Pioneer Valley Farmers Feel the Effects of the Unseasonably Warm Winter


New England is infamous for sporadic weather. Unlike the heavy snowfall of 2011, the winter of 2012 has been relatively dry. We may find warm temperatures and dry roads pleasant, but for area farmers, an unpredictable season can be a serious liability. Pioneer Valley farmers spent the first few months of this year re-adjusting their businesses.

Leslie Cox, is the manager of the Farm Center at Hampshire College. Cox cares for the farm’s diverse livestock, the hay fields, and the maple sugar crop. He discussed with us the negative impact of recent weather patterns on the sugaring process. Cox expressed concern over the economic implications of diminished crops this past winter.

He told us he earns between $1,500 and $2,000 annually from the maple sugar crop. This year he chose to skip the harvest completely. His decision was based on the unpredictability of the late winter temperatures and the worn-out condition of the trees.

“Sometimes you just have to let things rest,” Cox told us. “When I walked through the sugar woods I felt really guilty for letting it get this bad…so I chose to sit the season out.” He told us that the Cornell University Agriculture Department, who specialize in sugar maple harvests, sent out a bulletin suggesting farmers tap their trees earlier than usual. The people that followed this instruction and tapped early had a near-normal season.

Jarrett Man, co-owner of The Kitchen Garden Farm, spends the winter growing leafy greens like kale, lettuce and spinach. Most winter vegetable farmers grow in un-heated greenhouses. Man told us his season hasn’t hit hard by the weather.  He told us that despite warm temperatures, the ground has been colder than usual this year. Without the insulating layer of snow, soil has stayed frozen throughout the past few months.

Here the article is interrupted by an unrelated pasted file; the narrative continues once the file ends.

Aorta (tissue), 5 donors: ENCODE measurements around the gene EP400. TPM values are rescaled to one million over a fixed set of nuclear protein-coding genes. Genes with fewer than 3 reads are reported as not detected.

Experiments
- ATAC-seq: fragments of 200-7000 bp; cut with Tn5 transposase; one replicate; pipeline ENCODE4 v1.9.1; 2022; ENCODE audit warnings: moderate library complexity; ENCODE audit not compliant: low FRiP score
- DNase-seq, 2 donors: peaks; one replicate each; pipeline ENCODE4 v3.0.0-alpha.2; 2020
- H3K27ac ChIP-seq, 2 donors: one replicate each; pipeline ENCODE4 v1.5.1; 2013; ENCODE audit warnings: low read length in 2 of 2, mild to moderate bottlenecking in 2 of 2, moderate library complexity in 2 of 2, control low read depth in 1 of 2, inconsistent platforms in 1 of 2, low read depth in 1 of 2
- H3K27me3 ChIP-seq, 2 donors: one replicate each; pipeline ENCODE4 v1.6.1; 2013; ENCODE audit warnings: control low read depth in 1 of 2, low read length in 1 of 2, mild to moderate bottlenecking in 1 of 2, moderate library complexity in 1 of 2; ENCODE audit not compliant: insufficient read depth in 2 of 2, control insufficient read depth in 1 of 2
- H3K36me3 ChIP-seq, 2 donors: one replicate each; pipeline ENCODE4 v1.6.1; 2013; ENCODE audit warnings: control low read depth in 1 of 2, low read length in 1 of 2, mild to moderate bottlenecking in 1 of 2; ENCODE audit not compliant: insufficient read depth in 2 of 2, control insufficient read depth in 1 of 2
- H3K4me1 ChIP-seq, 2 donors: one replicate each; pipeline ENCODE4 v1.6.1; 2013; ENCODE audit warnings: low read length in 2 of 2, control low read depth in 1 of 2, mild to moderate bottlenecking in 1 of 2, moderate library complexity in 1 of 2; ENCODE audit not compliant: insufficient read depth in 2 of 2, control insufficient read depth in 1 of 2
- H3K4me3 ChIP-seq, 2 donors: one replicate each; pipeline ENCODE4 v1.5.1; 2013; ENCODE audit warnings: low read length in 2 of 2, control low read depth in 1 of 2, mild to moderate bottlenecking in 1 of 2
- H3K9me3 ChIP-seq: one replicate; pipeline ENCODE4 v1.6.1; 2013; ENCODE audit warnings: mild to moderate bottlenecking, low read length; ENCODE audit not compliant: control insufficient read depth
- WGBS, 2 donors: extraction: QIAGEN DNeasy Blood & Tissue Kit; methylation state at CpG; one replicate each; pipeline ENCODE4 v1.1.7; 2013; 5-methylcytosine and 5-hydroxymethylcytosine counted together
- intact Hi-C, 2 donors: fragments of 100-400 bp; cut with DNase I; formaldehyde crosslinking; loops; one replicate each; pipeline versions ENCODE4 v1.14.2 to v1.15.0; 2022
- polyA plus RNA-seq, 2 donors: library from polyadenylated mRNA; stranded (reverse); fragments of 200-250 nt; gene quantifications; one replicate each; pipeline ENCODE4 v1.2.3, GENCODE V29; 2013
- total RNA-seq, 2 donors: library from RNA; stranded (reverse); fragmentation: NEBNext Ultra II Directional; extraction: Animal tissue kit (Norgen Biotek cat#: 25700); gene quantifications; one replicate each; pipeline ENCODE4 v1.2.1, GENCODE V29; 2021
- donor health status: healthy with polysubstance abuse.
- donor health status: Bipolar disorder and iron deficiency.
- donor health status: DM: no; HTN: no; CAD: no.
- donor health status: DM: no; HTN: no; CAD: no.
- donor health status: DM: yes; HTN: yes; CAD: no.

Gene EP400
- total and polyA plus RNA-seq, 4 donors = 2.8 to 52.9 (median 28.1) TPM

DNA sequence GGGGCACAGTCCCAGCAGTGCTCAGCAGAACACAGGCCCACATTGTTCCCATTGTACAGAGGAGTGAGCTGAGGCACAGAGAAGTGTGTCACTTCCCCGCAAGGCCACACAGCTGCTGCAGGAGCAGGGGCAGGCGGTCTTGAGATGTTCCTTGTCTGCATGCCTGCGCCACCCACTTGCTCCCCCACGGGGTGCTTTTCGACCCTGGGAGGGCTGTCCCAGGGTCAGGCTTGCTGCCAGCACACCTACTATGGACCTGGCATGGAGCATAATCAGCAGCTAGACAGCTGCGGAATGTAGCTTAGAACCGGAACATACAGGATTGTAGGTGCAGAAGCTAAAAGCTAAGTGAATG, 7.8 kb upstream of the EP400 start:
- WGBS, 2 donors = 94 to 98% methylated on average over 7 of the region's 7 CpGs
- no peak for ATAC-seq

Man has been taking precautions to ensure a healthy crop season in the spring and summer. He does so by tracking ‘growing degree days’, which essentially means he’s been monitoring temperature fluctuations closely. He does so to make sure his plants don’t jump the gun and start growing before it’s time. Plants are physiologically programmed to move faster when it’s warm out, but Man worries if they follow their instincts they’ll die in an unexpected freeze.

Cox told us that unlike his sugar crop, this weather has been great for his animals. They’ve been able to stay outside in the pasture for much of the season, instead of in a heated barn. If they were inside, he would have to pay to heat and feed them corn. In the field they can graze on grass and keep warm in the sun’s light, saving Cox tremendous energy costs.

Nancy Hansen manages the vegetable growth for the Hampshire College FarmCommunity Supported Agriculture Program, or CSA. She also grows her winter crops in greenhouses, but she says the unpredictability has caused some financial losses this season. Their inability to accurately predict temperatures has thrown off their harvests. Hansen’s vegetables are coming in too fast or too slow, but generally not on time.